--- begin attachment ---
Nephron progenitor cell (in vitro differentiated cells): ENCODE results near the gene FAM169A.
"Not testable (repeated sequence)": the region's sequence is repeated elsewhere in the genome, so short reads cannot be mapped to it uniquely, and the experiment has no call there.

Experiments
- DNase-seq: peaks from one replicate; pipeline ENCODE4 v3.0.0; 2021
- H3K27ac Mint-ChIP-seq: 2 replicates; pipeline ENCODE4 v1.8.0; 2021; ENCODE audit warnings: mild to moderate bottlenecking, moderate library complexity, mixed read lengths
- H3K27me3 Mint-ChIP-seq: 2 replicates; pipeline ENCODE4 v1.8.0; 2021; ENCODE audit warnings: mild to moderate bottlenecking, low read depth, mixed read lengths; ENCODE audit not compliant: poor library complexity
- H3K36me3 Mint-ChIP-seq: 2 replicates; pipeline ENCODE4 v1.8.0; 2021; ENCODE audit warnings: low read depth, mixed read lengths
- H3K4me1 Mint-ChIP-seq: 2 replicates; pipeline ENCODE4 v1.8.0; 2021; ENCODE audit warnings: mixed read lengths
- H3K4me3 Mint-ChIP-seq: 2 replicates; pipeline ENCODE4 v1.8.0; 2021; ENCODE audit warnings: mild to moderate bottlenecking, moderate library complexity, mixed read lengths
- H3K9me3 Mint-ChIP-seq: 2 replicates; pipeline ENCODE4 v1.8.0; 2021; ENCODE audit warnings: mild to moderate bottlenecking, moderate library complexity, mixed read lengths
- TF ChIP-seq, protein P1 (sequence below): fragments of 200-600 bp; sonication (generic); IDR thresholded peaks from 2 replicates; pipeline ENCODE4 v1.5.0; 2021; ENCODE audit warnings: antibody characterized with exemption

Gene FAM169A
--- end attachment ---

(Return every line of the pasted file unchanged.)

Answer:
Nephron progenitor cell (in vitro differentiated cells): ENCODE results near the gene FAM169A.
"Not testable (repeated sequence)": the region's sequence is repeated elsewhere in the genome, so short reads cannot be mapped to it uniquely, and the experiment has no call there.

Experiments
- DNase-seq: peaks from one replicate; pipeline ENCODE4 v3.0.0; 2021
- H3K27ac Mint-ChIP-seq: 2 replicates; pipeline ENCODE4 v1.8.0; 2021; ENCODE audit warnings: mild to moderate bottlenecking, moderate library complexity, mixed read lengths
- H3K27me3 Mint-ChIP-seq: 2 replicates; pipeline ENCODE4 v1.8.0; 2021; ENCODE audit warnings: mild to moderate bottlenecking, low read depth, mixed read lengths; ENCODE audit not compliant: poor library complexity
- H3K36me3 Mint-ChIP-seq: 2 replicates; pipeline ENCODE4 v1.8.0; 2021; ENCODE audit warnings: low read depth, mixed read lengths
- H3K4me1 Mint-ChIP-seq: 2 replicates; pipeline ENCODE4 v1.8.0; 2021; ENCODE audit warnings: mixed read lengths
- H3K4me3 Mint-ChIP-seq: 2 replicates; pipeline ENCODE4 v1.8.0; 2021; ENCODE audit warnings: mild to moderate bottlenecking, moderate library complexity, mixed read lengths
- H3K9me3 Mint-ChIP-seq: 2 replicates; pipeline ENCODE4 v1.8.0; 2021; ENCODE audit warnings: mild to moderate bottlenecking, moderate library complexity, mixed read lengths
- TF ChIP-seq, protein P1 (sequence below): fragments of 200-600 bp; sonication (generic); IDR thresholded peaks from 2 replicates; pipeline ENCODE4 v1.5.0; 2021; ENCODE audit warnings: antibody characterized with exemption

Gene FAM169A